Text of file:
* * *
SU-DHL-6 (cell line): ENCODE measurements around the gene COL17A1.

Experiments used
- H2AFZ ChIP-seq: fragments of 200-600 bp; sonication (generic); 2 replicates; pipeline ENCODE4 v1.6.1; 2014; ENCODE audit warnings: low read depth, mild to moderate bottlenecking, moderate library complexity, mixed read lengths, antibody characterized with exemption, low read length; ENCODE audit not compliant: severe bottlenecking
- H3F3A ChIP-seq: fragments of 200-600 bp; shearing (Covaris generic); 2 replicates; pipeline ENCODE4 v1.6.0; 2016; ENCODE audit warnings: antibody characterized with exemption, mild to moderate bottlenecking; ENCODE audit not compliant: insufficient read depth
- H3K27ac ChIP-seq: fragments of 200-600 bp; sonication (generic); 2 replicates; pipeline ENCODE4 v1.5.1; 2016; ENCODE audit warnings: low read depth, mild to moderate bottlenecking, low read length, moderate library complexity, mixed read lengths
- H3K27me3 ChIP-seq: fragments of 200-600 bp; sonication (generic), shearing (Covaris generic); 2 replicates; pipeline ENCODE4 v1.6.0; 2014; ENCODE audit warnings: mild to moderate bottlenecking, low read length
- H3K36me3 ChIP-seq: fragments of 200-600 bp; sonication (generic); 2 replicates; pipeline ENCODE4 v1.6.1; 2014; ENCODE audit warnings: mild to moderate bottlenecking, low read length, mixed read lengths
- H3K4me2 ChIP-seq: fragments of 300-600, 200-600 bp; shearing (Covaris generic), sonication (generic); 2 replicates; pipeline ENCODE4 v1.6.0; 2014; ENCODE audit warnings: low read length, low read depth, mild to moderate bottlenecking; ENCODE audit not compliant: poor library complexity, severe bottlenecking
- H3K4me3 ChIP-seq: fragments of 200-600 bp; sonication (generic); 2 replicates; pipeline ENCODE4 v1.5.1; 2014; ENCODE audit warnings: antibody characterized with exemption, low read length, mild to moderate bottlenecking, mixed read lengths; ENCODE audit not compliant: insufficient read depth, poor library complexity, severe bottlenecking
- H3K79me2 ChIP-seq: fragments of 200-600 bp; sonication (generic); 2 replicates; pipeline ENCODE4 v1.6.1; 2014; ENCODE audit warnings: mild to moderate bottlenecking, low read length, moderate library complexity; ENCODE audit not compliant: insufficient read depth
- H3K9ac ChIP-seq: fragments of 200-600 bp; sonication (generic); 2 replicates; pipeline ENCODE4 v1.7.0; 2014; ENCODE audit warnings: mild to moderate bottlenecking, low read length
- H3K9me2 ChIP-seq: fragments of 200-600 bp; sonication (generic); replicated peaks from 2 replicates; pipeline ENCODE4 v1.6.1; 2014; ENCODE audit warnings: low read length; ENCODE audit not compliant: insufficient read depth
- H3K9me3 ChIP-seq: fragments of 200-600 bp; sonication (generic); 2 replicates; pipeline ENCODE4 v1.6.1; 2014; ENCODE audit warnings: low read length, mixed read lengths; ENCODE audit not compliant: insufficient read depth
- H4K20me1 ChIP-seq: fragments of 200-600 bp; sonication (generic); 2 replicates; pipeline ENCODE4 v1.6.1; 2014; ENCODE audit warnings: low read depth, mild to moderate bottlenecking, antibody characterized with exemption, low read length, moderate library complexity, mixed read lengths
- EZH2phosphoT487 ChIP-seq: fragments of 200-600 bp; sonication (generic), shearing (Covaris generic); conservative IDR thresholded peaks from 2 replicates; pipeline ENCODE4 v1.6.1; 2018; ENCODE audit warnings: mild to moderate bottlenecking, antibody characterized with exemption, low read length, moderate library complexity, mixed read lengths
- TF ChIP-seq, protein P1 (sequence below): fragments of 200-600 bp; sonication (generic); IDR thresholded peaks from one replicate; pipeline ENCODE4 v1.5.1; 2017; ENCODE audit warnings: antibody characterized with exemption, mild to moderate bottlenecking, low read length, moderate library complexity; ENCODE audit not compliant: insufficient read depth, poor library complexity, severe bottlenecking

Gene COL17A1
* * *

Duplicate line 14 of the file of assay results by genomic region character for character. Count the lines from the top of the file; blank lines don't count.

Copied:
- H4K20me1 ChIP-seq: fragments of 200-600 bp; sonication (generic); 2 replicates; pipeline ENCODE4 v1.6.1; 2014; ENCODE audit warnings: low read depth, mild to moderate bottlenecking, antibody characterized with exemption, low read length, moderate library complexity, mixed read lengths